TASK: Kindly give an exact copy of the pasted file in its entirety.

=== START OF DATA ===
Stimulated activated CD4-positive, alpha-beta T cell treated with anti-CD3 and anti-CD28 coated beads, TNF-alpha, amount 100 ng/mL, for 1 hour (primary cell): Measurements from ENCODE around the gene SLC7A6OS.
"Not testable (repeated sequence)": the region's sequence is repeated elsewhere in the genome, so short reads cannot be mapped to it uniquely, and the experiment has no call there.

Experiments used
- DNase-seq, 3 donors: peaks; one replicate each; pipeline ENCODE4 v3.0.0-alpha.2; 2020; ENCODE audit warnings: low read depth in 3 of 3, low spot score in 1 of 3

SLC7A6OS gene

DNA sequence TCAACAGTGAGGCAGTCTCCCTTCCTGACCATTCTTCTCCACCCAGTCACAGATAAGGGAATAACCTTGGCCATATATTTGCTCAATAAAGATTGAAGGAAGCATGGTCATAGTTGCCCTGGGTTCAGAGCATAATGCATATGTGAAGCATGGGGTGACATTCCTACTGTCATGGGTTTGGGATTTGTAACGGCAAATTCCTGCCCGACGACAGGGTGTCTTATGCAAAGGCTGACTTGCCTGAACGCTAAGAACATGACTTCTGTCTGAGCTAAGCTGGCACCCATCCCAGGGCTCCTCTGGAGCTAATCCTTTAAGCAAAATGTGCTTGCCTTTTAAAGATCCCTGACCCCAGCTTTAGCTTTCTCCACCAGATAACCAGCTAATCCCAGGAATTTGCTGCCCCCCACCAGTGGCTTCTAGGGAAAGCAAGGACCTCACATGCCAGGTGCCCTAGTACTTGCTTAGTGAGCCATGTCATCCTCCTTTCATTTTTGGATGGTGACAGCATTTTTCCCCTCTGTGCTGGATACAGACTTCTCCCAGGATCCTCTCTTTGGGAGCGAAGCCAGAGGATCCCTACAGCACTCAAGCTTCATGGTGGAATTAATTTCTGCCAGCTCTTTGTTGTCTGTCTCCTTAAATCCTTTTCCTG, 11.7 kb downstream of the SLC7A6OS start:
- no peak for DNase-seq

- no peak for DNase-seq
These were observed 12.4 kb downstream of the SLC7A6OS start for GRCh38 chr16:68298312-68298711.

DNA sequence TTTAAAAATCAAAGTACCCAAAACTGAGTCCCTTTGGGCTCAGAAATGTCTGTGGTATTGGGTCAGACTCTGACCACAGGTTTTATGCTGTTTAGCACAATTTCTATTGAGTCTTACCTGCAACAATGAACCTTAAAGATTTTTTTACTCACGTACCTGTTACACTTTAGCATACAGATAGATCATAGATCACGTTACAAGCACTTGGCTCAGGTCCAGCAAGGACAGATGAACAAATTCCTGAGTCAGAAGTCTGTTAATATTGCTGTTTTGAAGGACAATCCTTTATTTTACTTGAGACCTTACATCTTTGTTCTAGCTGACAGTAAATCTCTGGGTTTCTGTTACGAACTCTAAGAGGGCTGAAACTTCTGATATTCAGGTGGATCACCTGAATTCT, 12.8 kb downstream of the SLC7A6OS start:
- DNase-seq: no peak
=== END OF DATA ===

Stimulated activated CD4-positive, alpha-beta T cell treated with anti-CD3 and anti-CD28 coated beads, TNF-alpha, amount 100 ng/mL, for 1 hour (primary cell): Measurements from ENCODE around the gene SLC7A6OS.
"Not testable (repeated sequence)": the region's sequence is repeated elsewhere in the genome, so short reads cannot be mapped to it uniquely, and the experiment has no call there.

Experiments used
- DNase-seq, 3 donors: peaks; one replicate each; pipeline ENCODE4 v3.0.0-alpha.2; 2020; ENCODE audit warnings: low read depth in 3 of 3, low spot score in 1 of 3

SLC7A6OS gene

DNA sequence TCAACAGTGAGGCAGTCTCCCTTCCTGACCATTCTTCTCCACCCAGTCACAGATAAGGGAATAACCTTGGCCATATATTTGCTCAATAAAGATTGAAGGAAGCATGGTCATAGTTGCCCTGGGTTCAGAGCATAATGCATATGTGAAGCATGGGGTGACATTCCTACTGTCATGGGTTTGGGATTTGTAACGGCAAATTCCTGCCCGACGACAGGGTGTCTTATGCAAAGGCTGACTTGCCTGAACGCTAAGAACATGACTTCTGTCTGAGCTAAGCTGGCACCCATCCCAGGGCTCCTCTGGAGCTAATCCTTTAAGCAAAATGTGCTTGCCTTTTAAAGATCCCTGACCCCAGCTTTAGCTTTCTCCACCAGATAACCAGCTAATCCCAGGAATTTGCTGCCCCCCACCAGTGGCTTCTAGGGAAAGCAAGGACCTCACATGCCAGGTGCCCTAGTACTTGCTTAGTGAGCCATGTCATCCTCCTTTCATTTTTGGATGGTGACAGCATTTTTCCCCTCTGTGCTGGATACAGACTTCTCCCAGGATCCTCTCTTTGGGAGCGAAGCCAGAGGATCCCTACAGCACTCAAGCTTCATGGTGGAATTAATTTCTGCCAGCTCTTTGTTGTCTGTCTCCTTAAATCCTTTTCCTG, 11.7 kb downstream of the SLC7A6OS start:
- no peak for DNase-seq

- no peak for DNase-seq
These were observed 12.4 kb downstream of the SLC7A6OS start for GRCh38 chr16:68298312-68298711.

DNA sequence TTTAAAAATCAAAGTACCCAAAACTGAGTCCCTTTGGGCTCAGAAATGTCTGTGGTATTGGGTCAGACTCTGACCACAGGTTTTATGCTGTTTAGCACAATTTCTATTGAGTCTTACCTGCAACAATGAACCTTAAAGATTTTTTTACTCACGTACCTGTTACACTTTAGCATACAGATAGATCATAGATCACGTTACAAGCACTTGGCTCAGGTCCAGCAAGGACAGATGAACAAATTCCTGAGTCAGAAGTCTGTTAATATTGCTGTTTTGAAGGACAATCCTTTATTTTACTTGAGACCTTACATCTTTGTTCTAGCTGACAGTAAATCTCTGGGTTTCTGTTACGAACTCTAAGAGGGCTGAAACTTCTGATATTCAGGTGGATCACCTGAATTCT, 12.8 kb downstream of the SLC7A6OS start:
- DNase-seq: no peak